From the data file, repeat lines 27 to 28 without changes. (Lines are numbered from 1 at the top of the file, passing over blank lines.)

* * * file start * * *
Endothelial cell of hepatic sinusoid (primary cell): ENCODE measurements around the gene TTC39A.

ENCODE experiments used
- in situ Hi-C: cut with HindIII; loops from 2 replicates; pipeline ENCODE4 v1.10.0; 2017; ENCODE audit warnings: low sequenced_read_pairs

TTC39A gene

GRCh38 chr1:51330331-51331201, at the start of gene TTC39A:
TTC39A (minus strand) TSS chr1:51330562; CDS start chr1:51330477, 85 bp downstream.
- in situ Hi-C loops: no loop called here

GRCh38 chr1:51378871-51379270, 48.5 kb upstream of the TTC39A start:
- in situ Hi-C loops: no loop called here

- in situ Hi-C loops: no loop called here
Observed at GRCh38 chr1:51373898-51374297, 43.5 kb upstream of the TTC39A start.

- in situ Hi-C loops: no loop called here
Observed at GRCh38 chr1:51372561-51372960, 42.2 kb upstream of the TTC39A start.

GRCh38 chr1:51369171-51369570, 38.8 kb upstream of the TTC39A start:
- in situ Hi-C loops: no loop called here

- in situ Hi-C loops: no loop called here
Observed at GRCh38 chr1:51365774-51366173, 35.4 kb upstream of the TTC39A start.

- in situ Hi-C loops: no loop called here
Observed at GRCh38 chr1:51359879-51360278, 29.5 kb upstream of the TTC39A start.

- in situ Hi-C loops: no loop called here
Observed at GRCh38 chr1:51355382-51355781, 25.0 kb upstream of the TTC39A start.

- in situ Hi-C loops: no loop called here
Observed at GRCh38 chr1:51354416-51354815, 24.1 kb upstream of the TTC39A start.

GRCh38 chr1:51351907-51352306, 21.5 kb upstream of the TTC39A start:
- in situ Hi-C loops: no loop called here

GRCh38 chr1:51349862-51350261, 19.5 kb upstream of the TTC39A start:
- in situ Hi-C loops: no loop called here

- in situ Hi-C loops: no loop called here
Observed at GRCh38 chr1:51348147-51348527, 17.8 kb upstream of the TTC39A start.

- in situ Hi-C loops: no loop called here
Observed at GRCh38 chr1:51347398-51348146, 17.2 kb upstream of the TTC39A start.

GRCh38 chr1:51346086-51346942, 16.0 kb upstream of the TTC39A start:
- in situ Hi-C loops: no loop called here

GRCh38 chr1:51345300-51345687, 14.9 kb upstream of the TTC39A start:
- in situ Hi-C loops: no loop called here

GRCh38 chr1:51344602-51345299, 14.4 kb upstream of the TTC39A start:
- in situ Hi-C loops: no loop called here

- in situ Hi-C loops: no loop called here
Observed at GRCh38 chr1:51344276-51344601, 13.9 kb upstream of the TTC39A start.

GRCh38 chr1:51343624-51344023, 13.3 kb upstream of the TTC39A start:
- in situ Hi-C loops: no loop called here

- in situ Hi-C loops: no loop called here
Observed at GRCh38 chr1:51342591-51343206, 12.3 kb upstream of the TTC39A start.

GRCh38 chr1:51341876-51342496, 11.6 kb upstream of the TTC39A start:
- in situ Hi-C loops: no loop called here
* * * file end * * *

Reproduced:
- in situ Hi-C loops: no loop called here

- in situ Hi-C loops: no loop called here